There are two halves in the simulation-game; in the first half parents play the game with the child, and in the second half the child plays the game alone. The experimental manipulation is the creation of a success or failure condition in the family game by means of unplanned event cards which are interjected into the game as a normal feature. What the families do not know is that "success" or "failure" conditions are created by stacking the cards for or against them in such a way that the unplanned event cards either impede or facilitate their success at the game. Consequently, the child's game which is played alone can be influenced by the family failure or success in the previous game.

One fascinating finding is that boys (in Minneapolis and from villages and a city in Mexico) who experienced the failure conditions with their families scored much lower in the second round than those who had experienced the success condition (Tallman and Wilson, 1974)- It would be even more impressive if the failure and success conditions produced lower and higher scores respectively than the control or neutral condition. Nevertheless, the findings suggest that, over the short term at least, boys who experienced "failure" with their parents while engaged in a simulation of adolescent consumption and career choices were influenced to follow a less economically rational route when going through the simulation a second time alone. If this effect could be shown to be long lasting and persistent, it would seem to imply that real-life consumption experiences could be influenced by earlier "failures" in the family context. Of course this is the implication of Hill's data showing intergenerational transmission of low consumership.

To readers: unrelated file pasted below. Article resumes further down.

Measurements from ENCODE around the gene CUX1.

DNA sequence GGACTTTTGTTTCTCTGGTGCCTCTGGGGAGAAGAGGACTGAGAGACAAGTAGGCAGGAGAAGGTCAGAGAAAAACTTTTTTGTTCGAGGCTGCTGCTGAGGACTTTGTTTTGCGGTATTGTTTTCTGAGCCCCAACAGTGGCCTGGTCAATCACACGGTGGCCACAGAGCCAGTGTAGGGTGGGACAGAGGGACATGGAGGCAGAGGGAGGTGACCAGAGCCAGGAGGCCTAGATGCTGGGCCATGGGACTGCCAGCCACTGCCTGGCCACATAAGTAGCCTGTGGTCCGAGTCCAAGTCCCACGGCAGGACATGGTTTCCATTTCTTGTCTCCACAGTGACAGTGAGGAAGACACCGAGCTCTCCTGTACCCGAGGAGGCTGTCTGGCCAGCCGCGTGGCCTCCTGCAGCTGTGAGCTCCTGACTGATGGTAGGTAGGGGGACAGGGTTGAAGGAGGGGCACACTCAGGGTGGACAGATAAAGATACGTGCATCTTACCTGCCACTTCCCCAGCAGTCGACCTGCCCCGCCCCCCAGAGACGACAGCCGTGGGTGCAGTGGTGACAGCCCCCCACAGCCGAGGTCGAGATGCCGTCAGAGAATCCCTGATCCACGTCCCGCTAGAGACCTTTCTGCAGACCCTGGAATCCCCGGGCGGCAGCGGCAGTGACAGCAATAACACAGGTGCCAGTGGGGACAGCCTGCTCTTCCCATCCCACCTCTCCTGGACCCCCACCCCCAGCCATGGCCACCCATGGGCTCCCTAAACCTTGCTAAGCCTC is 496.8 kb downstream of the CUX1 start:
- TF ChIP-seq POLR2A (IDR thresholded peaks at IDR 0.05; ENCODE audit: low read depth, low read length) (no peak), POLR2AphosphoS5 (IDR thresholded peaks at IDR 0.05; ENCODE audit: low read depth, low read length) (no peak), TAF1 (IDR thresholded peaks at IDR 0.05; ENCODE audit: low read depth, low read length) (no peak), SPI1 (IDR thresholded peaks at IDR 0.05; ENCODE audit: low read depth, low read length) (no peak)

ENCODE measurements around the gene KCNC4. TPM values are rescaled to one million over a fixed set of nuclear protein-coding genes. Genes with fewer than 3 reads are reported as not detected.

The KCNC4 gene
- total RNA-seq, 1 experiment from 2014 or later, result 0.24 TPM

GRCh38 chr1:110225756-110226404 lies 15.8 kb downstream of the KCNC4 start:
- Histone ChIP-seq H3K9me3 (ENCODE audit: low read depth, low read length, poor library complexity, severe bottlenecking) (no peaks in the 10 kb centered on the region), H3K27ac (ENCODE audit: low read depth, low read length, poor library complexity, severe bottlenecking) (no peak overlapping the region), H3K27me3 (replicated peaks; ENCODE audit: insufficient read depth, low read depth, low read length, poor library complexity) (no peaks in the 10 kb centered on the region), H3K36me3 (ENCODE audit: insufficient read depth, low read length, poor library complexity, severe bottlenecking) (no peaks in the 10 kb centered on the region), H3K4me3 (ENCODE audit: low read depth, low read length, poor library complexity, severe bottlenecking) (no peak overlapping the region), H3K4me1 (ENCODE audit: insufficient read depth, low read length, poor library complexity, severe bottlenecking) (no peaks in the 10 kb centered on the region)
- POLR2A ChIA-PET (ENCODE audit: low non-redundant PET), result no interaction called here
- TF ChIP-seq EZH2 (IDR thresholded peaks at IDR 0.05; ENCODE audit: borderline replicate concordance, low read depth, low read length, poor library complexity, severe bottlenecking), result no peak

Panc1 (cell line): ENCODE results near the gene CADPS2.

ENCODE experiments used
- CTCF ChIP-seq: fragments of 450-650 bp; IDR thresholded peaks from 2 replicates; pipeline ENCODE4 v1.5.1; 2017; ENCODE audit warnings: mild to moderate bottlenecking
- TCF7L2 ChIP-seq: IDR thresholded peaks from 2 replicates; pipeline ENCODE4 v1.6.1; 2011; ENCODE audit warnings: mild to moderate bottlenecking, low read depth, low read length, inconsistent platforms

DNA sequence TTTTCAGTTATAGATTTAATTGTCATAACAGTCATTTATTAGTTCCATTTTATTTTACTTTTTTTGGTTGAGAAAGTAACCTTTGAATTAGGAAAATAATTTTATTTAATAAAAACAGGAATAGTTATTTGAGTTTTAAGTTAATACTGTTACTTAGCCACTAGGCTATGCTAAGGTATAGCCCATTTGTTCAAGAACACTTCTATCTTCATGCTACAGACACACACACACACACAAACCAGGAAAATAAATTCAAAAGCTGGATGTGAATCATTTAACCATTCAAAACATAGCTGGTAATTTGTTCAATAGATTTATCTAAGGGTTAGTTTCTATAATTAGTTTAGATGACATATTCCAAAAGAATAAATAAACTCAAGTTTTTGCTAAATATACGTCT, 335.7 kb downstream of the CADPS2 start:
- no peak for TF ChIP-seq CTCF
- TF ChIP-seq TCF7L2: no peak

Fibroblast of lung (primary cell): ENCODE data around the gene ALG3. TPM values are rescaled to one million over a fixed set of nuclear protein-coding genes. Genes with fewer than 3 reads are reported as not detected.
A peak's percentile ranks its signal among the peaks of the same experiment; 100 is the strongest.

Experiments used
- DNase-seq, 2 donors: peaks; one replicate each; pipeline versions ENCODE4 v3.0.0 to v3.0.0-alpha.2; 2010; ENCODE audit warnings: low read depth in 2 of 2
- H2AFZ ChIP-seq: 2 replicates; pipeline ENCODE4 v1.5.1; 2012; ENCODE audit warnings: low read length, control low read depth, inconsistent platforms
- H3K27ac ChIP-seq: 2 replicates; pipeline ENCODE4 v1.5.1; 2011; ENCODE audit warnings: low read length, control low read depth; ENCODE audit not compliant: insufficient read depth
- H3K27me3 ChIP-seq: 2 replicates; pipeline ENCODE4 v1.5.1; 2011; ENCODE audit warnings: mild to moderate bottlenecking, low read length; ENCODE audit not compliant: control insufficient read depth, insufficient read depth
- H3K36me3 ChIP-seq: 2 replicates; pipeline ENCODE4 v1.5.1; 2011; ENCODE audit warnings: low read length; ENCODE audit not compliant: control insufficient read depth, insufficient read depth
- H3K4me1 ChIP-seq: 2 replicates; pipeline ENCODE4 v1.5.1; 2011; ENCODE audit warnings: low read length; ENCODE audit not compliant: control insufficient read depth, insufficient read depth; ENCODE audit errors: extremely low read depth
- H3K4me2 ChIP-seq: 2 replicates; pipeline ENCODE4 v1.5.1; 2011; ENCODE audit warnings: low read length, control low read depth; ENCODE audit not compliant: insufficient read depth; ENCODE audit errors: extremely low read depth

Elder's (1974) fascinating cohort analysis of the Children of the Great Depression is a repository of rich life course data related to these issues. Members of the panel were born in 1920-21, and with the most recent assessments in the mid-1960's, Elder has constructed a splendid account of the impact of the depression experience on the life courses of these individuals. Trying to extract only a single overall generalization or so is inadequate, but a primary finding seems to be that for both men and women raised in depression-deprived homes, the importance of the family and children is significantly higher than for those from less deprived homes.

We can answer affirmatively to only a few questions posed at the beginning of this paper. There is evidence of intergenerational transmission of various consumer behaviors. Particularly striking is the continuity between generations in syndromes of unfulfilled plans and/or making consumer actions impulsively. However, there are also a great many cohort and-developmental subtleties which make analyses of lineage continuities very complex.

One of the neglected issues is that intergenerational studies which take marriages or families as the unit of analysis really should consider prior generational patterns coming out of two different kin structures - those of both the husband and wife. Each of the marital partners brings with them different family backgrounds and socialization experiences (Hill and Aldous, 1969). This fact probably reduces considerably the lineage transmission of consumer patterns. Since divergent patterns will usually be negotiated and compromised by marital partners, the degree of difference in the lineage backgrounds is likely to significantly affect continuities between vertical generations.

Finally, while it is sensible to consider parental socialization of children into behavior patterns, we should not forget that intergenerational transmission occurs bilaterally -- socialization is reciprocal. How much are parental and marital consumption patterns altered by the presence and characteristics of children? What young adult has not attempted (sometimes successfully) to get his parents to try some new product? It seems inescapable that the further study of the complexities of intergenerational relations will produce answers to interesting and important questions, and provide a more complete picture of why families and consumers behave as they do.

REFERENCES